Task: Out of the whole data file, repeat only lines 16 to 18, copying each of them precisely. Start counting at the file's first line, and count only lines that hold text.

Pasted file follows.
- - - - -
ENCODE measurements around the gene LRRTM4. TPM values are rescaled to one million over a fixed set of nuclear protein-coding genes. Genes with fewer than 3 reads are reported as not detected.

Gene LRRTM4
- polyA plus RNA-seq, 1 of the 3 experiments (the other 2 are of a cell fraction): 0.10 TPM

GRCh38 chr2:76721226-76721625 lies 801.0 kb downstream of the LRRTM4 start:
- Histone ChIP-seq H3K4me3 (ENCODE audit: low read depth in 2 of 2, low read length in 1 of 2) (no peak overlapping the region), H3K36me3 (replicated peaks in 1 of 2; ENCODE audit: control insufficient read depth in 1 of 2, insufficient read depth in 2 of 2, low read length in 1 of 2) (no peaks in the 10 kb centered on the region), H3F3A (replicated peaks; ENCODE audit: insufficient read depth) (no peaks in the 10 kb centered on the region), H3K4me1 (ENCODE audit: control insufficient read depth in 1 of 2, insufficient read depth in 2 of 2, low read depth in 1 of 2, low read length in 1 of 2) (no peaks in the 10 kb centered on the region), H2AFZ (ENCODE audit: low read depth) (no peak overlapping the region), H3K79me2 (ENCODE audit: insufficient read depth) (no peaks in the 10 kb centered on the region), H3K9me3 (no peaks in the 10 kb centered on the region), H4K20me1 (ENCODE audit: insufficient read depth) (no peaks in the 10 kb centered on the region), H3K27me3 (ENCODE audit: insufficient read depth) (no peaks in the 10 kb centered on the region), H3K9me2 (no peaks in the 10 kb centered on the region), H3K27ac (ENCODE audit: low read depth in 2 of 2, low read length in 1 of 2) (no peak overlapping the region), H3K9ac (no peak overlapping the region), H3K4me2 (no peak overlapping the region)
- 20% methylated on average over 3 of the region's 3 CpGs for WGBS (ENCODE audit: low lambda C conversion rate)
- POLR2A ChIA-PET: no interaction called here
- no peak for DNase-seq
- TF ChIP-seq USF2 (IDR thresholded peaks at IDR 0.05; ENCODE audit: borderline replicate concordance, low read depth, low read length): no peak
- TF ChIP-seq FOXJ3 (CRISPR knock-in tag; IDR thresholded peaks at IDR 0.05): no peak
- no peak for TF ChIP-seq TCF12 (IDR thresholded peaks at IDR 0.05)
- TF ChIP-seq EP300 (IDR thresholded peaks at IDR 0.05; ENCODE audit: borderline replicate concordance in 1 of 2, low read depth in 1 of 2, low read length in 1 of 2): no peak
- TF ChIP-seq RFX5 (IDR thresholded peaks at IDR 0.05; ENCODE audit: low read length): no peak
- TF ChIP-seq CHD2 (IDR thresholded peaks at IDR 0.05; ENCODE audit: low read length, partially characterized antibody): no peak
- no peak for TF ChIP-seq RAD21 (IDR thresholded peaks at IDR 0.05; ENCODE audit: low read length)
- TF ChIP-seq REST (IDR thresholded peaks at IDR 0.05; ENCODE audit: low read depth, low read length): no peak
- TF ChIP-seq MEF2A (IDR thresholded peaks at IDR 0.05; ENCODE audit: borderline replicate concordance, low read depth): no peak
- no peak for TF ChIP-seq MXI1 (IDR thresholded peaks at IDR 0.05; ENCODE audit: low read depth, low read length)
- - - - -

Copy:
- TF ChIP-seq REST (IDR thresholded peaks at IDR 0.05; ENCODE audit: low read depth, low read length): no peak
- TF ChIP-seq MEF2A (IDR thresholded peaks at IDR 0.05; ENCODE audit: borderline replicate concordance, low read depth): no peak
- no peak for TF ChIP-seq MXI1 (IDR thresholded peaks at IDR 0.05; ENCODE audit: low read depth, low read length)